Colombia commits itself to cacao

The first two ICA-registered cacao clones and the decision to plant a further 100,000 hectares together make for interesting investment opportunities in the sector in Colombia.

Cacao, a grain whose origin dates back to the 9th century B.C. and which was even used as currency in Pre-Hispanic Mexico, is nowadays an investment alternative in Colombia, where a production figure of 50,000 tonnes is envisaged this year.

Why is it attractive to invest in this perennial crop which is planted at heights of less than 1,200 meters above sea level, takes five or six years to produce the first harvest, and whose price, as with any agricultural product, depends on local and worldwide supply and demand?

The answer is simple, and the figures confirm it. The world currently produces 3.9 million tonnes of cacao, and the Ivory Coast, in Africa, tops the list with 1.6 million tonnes. The International Cacao Organization (ICCO) nevertheless calculates that there will be a worldwide deficit of 156,000 tonnes of cacao in 2014, and if production does not increase, in 2020 there will be a shortage.

And this is without taking into account the fact that only 5% of total world production is of cacao with a fine flavor and aroma, which is precisely the type of cacao produced in Colombia, where the entire harvest goes to the domestic market.

“Our cacao is good, but it’s not known around the world”, says Eduard Baquero López, Executive President of the National Cacao Producers Federation, a non-profit organization formed in 1960 which is a member of the National Cacao Council and manages monies through the National Cacao Fund that are specifically allocated to sector support activities.

Other countries are unaware of our great potential, simply because the country’s entire production is purchased by confectionery and chocolate sector companies such as Compañía Nacional de Chocolates, Casa Luker, Colombina and Aldor, which produce solid chocolate for making a chocolate beverage and other items.

Unlike the rest of the world, most of the chocolate consumed in Colombia is in liquid form and with low cacao percentages, whereas chocolate confectionery with a cacao content of more than 70% is preferred in Europe.

Plant and renew
Colombia has been self-sufficient in cacao since the 1980s and has only imported at certain times, because production has also been growing. According to Fedecacao figures, 37,000 tonnes were produced three years ago, 41,000 two years ago, and 47,000 in 2013.

Local industry demand is around 40,000 tonnes, on average. With the surplus last year, 7,000 tonnes were therefore exported to countries like Mexico, Italy, Spain, Belgium and France.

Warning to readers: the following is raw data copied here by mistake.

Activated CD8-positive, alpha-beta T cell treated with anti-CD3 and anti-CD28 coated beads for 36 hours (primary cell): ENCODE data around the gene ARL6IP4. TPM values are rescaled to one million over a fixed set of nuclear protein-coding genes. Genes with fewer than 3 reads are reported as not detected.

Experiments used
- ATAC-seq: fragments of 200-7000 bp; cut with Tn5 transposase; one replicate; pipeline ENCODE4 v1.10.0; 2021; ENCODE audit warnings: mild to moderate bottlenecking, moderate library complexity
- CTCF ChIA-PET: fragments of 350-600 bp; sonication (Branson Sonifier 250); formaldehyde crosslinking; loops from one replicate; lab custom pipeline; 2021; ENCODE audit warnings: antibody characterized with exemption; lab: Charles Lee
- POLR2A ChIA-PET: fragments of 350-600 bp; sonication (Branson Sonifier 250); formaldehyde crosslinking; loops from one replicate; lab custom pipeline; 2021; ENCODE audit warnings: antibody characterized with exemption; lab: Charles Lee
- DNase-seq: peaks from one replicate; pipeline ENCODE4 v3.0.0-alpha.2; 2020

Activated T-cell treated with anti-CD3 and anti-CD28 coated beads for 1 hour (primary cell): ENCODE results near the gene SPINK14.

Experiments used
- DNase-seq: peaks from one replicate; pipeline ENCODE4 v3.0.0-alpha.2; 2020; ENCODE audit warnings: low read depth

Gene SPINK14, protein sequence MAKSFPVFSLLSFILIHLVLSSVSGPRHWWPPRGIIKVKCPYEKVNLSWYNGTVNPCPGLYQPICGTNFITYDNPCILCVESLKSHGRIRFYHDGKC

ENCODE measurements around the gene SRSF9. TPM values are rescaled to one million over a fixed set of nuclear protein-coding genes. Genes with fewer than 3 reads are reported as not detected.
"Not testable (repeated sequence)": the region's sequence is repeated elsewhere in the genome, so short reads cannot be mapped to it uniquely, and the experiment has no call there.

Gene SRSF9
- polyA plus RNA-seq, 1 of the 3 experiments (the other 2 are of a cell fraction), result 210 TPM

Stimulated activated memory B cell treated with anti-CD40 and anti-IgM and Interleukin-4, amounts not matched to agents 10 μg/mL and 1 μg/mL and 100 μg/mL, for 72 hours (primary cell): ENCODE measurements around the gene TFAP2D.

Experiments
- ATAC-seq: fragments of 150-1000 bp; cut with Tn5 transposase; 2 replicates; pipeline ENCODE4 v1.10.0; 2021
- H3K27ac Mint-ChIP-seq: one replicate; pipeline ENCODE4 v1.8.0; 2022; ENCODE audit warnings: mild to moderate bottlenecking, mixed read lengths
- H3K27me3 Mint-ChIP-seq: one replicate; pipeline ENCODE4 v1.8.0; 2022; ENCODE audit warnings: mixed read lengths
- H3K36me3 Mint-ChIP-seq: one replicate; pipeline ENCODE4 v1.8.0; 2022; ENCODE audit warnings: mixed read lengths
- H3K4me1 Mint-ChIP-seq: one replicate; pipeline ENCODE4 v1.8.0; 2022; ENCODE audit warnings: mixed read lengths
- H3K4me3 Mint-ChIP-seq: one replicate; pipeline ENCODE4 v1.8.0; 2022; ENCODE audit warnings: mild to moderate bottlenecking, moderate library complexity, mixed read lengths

Encouraged by the increase in worldwide demand and because cacao also has the potential to replace illicit crops, the national government’s Ministry of Agriculture is fostering the planting of a further 100,000 hectares of cacao and the renewal of 80,000 old hectares of the crop over the next two years.

The government’s target is to achieve a figure of one million new hectares planted, with a view to surpluses being produced for export and to making Colombian cacao with a fine flavor and aroma known on the world market.

To achieve this, the country has around 50,000 farmers, each with an average of 3.5 hectares, meaning there are 150,000 hectares in total already planted, in and around 350 municipalities. The main producer town is San Vicente de Chucurí, in Santander province.

“Cacao is an ideal substitute for illicit crops. We’ve planted cacao in many places where coca used to be grown, and the farmers now earn their living from a worthy, legal activity with adequate funds, but these are still isolated efforts”, explains Baquero López.

It costs an average of ten million pesos to plant one hectare. How soon the million hectare target is reached will therefore depend on how quickly funding can be obtained and the interest shown by potential investors, because the effort could take a decade and the plantation last a century.

Analysts estimate that the renewal process will result in production at least doubling at plantations that are today producing between 150 and 300 kilograms per year.

César García, the chocolate, confectionery and raw materials sector manager for the Production Transformation Program (PTP), which is attached to the Ministry of Trade, Industry and Tourism, explained that with sufficient investment in crops, the country could eventually produce 1.5 or 2 tonnes per year per hectare, figures that are similar to those achieved in countries like Ecuador, Venezuela and the Dominican Republic, which also produce a fine cacao with aroma.

New clones
The lack of suitable vegetable matter has also prevented Colombia from increasing crop productivity. The Ministry of Agriculture and the Colombian Farming Research Corporation (Corpoica) have nevertheless just released the first two cacao clones registered in Colombia, which will simplify crop standardization and productivity for farmers.